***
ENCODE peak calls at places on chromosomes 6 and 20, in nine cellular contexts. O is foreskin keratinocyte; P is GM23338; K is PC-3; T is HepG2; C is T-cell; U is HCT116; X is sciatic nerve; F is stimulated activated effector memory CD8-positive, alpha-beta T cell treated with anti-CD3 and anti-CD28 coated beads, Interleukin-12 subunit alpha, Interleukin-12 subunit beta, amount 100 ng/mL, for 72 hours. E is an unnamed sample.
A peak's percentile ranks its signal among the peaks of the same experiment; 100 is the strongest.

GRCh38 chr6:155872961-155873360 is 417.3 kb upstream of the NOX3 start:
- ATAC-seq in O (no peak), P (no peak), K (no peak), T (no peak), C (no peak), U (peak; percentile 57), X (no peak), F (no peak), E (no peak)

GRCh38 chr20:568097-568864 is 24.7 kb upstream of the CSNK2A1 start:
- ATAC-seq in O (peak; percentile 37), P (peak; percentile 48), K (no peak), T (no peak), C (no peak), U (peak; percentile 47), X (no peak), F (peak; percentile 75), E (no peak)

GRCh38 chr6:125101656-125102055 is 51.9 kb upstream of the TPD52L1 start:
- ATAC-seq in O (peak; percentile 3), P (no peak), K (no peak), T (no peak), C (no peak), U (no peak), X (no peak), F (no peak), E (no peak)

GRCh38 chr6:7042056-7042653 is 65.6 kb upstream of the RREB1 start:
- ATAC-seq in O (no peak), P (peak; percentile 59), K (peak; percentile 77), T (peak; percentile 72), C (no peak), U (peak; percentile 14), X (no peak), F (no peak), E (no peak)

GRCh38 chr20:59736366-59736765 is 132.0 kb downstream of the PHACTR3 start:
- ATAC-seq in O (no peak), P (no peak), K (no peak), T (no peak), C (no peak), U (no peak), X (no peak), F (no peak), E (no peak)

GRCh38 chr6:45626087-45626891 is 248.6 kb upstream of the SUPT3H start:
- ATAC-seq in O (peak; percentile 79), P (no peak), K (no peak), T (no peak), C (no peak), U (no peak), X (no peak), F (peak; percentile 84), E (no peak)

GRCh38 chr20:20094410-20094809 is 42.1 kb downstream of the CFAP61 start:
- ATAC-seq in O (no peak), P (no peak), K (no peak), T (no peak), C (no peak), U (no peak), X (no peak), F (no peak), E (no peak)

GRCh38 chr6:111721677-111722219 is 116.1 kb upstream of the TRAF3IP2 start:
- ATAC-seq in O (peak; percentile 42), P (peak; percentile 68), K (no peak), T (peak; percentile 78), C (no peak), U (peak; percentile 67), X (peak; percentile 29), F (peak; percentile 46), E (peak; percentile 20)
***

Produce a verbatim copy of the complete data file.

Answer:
ENCODE peak calls at places on chromosomes 6 and 20, in nine cellular contexts. O is foreskin keratinocyte; P is GM23338; K is PC-3; T is HepG2; C is T-cell; U is HCT116; X is sciatic nerve; F is stimulated activated effector memory CD8-positive, alpha-beta T cell treated with anti-CD3 and anti-CD28 coated beads, Interleukin-12 subunit alpha, Interleukin-12 subunit beta, amount 100 ng/mL, for 72 hours. E is an unnamed sample.
A peak's percentile ranks its signal among the peaks of the same experiment; 100 is the strongest.

GRCh38 chr6:155872961-155873360 is 417.3 kb upstream of the NOX3 start:
- ATAC-seq in O (no peak), P (no peak), K (no peak), T (no peak), C (no peak), U (peak; percentile 57), X (no peak), F (no peak), E (no peak)

GRCh38 chr20:568097-568864 is 24.7 kb upstream of the CSNK2A1 start:
- ATAC-seq in O (peak; percentile 37), P (peak; percentile 48), K (no peak), T (no peak), C (no peak), U (peak; percentile 47), X (no peak), F (peak; percentile 75), E (no peak)

GRCh38 chr6:125101656-125102055 is 51.9 kb upstream of the TPD52L1 start:
- ATAC-seq in O (peak; percentile 3), P (no peak), K (no peak), T (no peak), C (no peak), U (no peak), X (no peak), F (no peak), E (no peak)

GRCh38 chr6:7042056-7042653 is 65.6 kb upstream of the RREB1 start:
- ATAC-seq in O (no peak), P (peak; percentile 59), K (peak; percentile 77), T (peak; percentile 72), C (no peak), U (peak; percentile 14), X (no peak), F (no peak), E (no peak)

GRCh38 chr20:59736366-59736765 is 132.0 kb downstream of the PHACTR3 start:
- ATAC-seq in O (no peak), P (no peak), K (no peak), T (no peak), C (no peak), U (no peak), X (no peak), F (no peak), E (no peak)

GRCh38 chr6:45626087-45626891 is 248.6 kb upstream of the SUPT3H start:
- ATAC-seq in O (peak; percentile 79), P (no peak), K (no peak), T (no peak), C (no peak), U (no peak), X (no peak), F (peak; percentile 84), E (no peak)

GRCh38 chr20:20094410-20094809 is 42.1 kb downstream of the CFAP61 start:
- ATAC-seq in O (no peak), P (no peak), K (no peak), T (no peak), C (no peak), U (no peak), X (no peak), F (no peak), E (no peak)

GRCh38 chr6:111721677-111722219 is 116.1 kb upstream of the TRAF3IP2 start:
- ATAC-seq in O (peak; percentile 42), P (peak; percentile 68), K (no peak), T (peak; percentile 78), C (no peak), U (peak; percentile 67), X (peak; percentile 29), F (peak; percentile 46), E (peak; percentile 20)